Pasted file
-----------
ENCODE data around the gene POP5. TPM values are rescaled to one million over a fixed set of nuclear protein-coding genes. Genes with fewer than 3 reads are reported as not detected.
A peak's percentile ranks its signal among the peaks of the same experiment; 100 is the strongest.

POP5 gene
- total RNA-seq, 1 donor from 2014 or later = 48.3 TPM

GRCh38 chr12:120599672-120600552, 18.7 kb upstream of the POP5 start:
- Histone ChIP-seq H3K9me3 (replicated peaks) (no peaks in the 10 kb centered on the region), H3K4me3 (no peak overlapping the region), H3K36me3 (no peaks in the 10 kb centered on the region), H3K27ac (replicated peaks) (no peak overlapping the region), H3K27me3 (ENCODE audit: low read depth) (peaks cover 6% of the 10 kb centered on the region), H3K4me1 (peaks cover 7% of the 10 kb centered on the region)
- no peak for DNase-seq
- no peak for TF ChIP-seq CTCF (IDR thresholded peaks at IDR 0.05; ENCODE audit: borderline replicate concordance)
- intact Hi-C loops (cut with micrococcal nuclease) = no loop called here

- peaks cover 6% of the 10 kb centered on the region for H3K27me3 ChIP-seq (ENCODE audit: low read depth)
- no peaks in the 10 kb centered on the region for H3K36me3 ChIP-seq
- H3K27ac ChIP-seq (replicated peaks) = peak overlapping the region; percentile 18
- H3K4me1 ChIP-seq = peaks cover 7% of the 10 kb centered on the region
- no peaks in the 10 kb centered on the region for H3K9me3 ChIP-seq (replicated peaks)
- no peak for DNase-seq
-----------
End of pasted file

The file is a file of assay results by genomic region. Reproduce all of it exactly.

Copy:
ENCODE data around the gene POP5. TPM values are rescaled to one million over a fixed set of nuclear protein-coding genes. Genes with fewer than 3 reads are reported as not detected.
A peak's percentile ranks its signal among the peaks of the same experiment; 100 is the strongest.

POP5 gene
- total RNA-seq, 1 donor from 2014 or later = 48.3 TPM

GRCh38 chr12:120599672-120600552, 18.7 kb upstream of the POP5 start:
- Histone ChIP-seq H3K9me3 (replicated peaks) (no peaks in the 10 kb centered on the region), H3K4me3 (no peak overlapping the region), H3K36me3 (no peaks in the 10 kb centered on the region), H3K27ac (replicated peaks) (no peak overlapping the region), H3K27me3 (ENCODE audit: low read depth) (peaks cover 6% of the 10 kb centered on the region), H3K4me1 (peaks cover 7% of the 10 kb centered on the region)
- no peak for DNase-seq
- no peak for TF ChIP-seq CTCF (IDR thresholded peaks at IDR 0.05; ENCODE audit: borderline replicate concordance)
- intact Hi-C loops (cut with micrococcal nuclease) = no loop called here

- peaks cover 6% of the 10 kb centered on the region for H3K27me3 ChIP-seq (ENCODE audit: low read depth)
- no peaks in the 10 kb centered on the region for H3K36me3 ChIP-seq
- H3K27ac ChIP-seq (replicated peaks) = peak overlapping the region; percentile 18
- H3K4me1 ChIP-seq = peaks cover 7% of the 10 kb centered on the region
- no peaks in the 10 kb centered on the region for H3K9me3 ChIP-seq (replicated peaks)
- no peak for DNase-seq